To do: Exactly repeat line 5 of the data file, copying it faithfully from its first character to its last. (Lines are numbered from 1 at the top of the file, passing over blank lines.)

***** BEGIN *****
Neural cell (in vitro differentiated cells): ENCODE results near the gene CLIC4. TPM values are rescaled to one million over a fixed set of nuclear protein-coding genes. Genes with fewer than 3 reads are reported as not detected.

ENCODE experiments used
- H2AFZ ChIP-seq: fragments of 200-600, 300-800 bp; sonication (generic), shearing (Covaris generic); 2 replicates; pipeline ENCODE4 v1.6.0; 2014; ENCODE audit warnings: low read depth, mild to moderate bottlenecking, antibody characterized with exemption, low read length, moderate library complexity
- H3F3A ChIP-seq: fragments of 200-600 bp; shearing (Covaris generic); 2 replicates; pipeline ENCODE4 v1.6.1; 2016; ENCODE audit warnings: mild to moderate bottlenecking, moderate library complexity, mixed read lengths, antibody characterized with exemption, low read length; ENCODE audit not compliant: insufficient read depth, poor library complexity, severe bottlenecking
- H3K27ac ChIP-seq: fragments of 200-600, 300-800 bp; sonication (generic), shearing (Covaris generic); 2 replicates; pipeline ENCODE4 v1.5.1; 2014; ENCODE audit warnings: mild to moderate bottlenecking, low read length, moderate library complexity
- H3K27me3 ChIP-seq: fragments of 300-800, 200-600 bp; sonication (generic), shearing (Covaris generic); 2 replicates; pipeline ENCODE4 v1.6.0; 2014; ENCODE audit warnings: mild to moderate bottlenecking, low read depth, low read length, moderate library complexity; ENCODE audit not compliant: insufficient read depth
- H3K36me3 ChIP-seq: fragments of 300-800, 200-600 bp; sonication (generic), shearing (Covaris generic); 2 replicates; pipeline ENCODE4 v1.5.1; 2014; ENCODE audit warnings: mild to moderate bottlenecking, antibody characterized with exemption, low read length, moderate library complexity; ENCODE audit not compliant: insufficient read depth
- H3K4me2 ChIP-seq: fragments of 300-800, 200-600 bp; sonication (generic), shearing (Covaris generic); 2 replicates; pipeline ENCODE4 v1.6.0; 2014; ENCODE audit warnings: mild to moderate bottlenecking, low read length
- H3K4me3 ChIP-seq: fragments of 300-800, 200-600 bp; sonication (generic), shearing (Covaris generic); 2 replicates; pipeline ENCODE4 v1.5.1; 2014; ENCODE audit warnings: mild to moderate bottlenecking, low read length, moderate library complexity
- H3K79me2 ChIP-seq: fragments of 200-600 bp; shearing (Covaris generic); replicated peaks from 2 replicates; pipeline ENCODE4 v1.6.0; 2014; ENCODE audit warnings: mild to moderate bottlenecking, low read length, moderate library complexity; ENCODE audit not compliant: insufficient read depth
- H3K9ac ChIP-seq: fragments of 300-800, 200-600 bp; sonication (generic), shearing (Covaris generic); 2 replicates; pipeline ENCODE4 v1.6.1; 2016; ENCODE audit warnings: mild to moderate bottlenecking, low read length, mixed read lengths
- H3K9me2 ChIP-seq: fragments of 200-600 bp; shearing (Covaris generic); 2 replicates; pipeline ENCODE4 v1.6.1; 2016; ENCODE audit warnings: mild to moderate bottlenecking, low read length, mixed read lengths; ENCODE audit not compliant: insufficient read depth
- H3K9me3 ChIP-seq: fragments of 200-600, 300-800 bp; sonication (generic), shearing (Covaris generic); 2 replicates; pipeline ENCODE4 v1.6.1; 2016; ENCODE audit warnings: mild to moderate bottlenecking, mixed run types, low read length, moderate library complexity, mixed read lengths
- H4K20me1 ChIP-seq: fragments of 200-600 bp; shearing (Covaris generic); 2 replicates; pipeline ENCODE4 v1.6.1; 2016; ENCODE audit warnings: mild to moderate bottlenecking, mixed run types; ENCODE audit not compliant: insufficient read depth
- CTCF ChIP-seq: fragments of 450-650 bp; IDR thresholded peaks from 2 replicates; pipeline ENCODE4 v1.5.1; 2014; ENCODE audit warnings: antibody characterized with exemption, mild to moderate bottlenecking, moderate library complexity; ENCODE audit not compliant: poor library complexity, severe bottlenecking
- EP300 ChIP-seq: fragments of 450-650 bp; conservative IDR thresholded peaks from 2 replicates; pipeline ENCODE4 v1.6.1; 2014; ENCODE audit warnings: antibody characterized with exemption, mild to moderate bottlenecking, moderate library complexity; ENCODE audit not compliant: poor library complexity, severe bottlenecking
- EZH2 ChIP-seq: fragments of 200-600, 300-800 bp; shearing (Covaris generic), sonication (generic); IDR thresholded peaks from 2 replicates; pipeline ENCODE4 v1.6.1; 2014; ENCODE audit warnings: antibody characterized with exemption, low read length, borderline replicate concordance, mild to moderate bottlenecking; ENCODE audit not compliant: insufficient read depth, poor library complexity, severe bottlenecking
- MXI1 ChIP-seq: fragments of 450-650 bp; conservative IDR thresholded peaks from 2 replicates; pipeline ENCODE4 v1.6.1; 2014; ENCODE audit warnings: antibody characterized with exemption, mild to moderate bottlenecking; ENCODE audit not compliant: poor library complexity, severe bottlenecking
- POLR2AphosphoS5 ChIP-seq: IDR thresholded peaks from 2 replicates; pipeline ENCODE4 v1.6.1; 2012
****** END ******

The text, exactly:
- H3K27ac ChIP-seq: fragments of 200-600, 300-800 bp; sonication (generic), shearing (Covaris generic); 2 replicates; pipeline ENCODE4 v1.5.1; 2014; ENCODE audit warnings: mild to moderate bottlenecking, low read length, moderate library complexity